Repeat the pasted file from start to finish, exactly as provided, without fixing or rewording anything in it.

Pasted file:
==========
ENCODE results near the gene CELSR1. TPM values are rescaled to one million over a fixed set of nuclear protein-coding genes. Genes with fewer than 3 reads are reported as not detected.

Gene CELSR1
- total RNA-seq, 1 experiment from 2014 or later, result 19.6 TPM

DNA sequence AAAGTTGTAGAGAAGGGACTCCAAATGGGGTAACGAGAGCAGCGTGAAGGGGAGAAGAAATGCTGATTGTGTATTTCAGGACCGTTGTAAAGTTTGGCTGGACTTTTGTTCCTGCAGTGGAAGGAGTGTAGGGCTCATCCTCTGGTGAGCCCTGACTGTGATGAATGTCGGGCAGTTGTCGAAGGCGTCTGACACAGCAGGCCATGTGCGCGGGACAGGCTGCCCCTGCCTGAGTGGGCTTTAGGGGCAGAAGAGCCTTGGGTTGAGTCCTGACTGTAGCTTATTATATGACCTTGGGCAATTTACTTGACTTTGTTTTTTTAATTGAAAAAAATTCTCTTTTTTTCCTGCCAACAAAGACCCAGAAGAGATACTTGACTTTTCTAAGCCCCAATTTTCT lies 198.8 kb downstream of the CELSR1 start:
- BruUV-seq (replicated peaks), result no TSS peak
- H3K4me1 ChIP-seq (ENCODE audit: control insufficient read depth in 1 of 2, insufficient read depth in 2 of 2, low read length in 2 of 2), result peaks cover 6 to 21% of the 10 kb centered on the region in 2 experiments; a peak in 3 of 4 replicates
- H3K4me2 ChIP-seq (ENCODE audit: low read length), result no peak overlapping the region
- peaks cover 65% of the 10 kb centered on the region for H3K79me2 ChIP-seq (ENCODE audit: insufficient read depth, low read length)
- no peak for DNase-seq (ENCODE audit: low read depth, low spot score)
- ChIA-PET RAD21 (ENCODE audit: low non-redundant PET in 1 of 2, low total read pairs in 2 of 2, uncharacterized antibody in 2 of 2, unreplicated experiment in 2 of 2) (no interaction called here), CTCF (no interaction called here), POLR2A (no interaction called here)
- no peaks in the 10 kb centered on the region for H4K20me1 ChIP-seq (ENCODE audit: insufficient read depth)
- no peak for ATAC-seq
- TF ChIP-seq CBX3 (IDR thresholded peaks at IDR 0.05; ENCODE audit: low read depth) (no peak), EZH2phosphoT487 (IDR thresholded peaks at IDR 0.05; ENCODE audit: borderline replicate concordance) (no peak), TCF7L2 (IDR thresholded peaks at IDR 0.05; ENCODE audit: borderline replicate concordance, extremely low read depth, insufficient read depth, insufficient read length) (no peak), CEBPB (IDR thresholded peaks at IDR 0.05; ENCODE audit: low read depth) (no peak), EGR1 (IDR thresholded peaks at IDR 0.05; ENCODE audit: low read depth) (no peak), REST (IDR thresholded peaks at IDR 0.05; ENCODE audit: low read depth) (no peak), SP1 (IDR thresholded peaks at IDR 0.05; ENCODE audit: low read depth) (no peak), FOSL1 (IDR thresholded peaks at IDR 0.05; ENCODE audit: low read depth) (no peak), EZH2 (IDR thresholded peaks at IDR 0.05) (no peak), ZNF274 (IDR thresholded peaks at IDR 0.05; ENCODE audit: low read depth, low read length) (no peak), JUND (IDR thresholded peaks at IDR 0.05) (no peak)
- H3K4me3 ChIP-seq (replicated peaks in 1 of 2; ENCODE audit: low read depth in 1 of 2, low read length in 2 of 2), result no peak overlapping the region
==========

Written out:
ENCODE results near the gene CELSR1. TPM values are rescaled to one million over a fixed set of nuclear protein-coding genes. Genes with fewer than 3 reads are reported as not detected.

Gene CELSR1
- total RNA-seq, 1 experiment from 2014 or later, result 19.6 TPM

DNA sequence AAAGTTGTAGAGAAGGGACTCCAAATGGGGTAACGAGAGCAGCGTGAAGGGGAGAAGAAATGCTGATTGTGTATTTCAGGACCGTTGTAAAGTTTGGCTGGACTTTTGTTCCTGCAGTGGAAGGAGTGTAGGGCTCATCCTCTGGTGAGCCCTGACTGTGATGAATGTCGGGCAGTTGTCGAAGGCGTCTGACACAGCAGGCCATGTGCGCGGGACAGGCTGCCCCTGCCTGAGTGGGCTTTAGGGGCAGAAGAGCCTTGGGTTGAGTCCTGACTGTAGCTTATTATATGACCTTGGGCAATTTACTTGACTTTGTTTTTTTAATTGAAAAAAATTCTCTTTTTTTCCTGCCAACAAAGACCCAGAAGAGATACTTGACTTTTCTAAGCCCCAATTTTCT lies 198.8 kb downstream of the CELSR1 start:
- BruUV-seq (replicated peaks), result no TSS peak
- H3K4me1 ChIP-seq (ENCODE audit: control insufficient read depth in 1 of 2, insufficient read depth in 2 of 2, low read length in 2 of 2), result peaks cover 6 to 21% of the 10 kb centered on the region in 2 experiments; a peak in 3 of 4 replicates
- H3K4me2 ChIP-seq (ENCODE audit: low read length), result no peak overlapping the region
- peaks cover 65% of the 10 kb centered on the region for H3K79me2 ChIP-seq (ENCODE audit: insufficient read depth, low read length)
- no peak for DNase-seq (ENCODE audit: low read depth, low spot score)
- ChIA-PET RAD21 (ENCODE audit: low non-redundant PET in 1 of 2, low total read pairs in 2 of 2, uncharacterized antibody in 2 of 2, unreplicated experiment in 2 of 2) (no interaction called here), CTCF (no interaction called here), POLR2A (no interaction called here)
- no peaks in the 10 kb centered on the region for H4K20me1 ChIP-seq (ENCODE audit: insufficient read depth)
- no peak for ATAC-seq
- TF ChIP-seq CBX3 (IDR thresholded peaks at IDR 0.05; ENCODE audit: low read depth) (no peak), EZH2phosphoT487 (IDR thresholded peaks at IDR 0.05; ENCODE audit: borderline replicate concordance) (no peak), TCF7L2 (IDR thresholded peaks at IDR 0.05; ENCODE audit: borderline replicate concordance, extremely low read depth, insufficient read depth, insufficient read length) (no peak), CEBPB (IDR thresholded peaks at IDR 0.05; ENCODE audit: low read depth) (no peak), EGR1 (IDR thresholded peaks at IDR 0.05; ENCODE audit: low read depth) (no peak), REST (IDR thresholded peaks at IDR 0.05; ENCODE audit: low read depth) (no peak), SP1 (IDR thresholded peaks at IDR 0.05; ENCODE audit: low read depth) (no peak), FOSL1 (IDR thresholded peaks at IDR 0.05; ENCODE audit: low read depth) (no peak), EZH2 (IDR thresholded peaks at IDR 0.05) (no peak), ZNF274 (IDR thresholded peaks at IDR 0.05; ENCODE audit: low read depth, low read length) (no peak), JUND (IDR thresholded peaks at IDR 0.05) (no peak)
- H3K4me3 ChIP-seq (replicated peaks in 1 of 2; ENCODE audit: low read depth in 1 of 2, low read length in 2 of 2), result no peak overlapping the region